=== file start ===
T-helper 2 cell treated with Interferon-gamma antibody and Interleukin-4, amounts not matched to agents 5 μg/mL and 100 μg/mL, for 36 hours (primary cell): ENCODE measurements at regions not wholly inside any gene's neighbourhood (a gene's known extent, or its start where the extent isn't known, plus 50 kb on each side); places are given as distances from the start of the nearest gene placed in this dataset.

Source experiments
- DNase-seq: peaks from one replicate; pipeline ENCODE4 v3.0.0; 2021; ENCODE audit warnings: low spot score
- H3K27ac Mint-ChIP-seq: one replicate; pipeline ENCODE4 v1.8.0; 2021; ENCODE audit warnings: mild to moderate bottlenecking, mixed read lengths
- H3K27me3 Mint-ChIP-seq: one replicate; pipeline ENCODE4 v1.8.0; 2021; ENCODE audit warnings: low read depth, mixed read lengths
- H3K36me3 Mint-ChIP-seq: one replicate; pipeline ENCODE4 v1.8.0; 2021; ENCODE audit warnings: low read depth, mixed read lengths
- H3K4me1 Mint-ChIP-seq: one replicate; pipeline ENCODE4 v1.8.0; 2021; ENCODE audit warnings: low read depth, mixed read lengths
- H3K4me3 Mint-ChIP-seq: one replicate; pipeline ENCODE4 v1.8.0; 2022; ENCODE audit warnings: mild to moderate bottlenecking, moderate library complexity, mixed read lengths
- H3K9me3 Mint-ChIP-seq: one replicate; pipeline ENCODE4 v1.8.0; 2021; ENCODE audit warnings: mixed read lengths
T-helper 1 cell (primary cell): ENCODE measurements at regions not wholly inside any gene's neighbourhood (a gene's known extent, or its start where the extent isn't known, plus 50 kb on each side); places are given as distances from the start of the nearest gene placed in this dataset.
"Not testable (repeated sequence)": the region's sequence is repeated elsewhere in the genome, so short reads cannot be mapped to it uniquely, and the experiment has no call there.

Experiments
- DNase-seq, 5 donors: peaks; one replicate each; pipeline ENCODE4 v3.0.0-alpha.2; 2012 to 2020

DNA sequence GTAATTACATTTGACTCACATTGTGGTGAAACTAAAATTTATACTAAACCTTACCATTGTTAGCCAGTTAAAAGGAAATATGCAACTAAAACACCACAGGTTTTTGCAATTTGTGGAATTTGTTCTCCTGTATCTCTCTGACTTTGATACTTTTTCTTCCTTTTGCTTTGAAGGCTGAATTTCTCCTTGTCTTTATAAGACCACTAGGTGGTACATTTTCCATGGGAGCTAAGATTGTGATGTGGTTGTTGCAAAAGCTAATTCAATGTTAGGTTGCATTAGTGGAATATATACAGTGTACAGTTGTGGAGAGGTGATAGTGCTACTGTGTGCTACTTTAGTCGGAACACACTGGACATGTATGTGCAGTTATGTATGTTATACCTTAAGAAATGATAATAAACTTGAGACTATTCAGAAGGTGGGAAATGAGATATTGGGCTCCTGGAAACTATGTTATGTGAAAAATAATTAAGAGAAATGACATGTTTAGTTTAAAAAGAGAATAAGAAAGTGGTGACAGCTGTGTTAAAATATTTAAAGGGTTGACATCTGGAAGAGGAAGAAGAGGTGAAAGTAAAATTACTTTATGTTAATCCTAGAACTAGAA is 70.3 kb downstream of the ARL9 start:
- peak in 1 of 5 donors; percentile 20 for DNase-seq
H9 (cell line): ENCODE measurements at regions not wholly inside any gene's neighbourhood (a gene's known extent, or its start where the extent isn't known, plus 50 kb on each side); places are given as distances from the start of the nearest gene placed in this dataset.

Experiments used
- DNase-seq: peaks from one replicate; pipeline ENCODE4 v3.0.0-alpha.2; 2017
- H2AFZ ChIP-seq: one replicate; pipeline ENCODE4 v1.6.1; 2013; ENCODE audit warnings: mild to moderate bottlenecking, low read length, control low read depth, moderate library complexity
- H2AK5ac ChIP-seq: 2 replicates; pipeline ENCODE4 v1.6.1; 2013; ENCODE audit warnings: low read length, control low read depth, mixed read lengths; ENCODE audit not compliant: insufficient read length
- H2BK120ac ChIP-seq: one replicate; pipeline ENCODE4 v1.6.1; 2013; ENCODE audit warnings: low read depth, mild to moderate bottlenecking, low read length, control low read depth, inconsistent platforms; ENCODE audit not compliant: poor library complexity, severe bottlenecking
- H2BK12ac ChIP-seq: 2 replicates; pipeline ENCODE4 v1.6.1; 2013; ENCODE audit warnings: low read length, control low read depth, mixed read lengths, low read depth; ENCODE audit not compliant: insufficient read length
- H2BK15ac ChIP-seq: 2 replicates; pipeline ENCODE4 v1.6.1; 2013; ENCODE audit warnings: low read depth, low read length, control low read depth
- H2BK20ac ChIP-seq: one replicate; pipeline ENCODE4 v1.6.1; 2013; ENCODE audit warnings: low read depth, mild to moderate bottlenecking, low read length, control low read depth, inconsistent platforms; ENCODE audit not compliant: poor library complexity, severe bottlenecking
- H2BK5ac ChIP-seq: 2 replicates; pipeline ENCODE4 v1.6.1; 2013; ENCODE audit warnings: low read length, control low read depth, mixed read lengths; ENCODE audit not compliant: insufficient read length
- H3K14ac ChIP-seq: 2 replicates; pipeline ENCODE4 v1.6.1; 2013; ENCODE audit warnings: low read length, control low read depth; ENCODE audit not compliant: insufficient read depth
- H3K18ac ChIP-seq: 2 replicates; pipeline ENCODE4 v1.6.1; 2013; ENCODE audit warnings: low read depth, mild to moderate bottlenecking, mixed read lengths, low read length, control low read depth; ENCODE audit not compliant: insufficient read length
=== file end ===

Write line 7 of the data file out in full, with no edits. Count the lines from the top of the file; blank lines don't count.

- H3K4me1 Mint-ChIP-seq: one replicate; pipeline ENCODE4 v1.8.0; 2021; ENCODE audit warnings: low read depth, mixed read lengths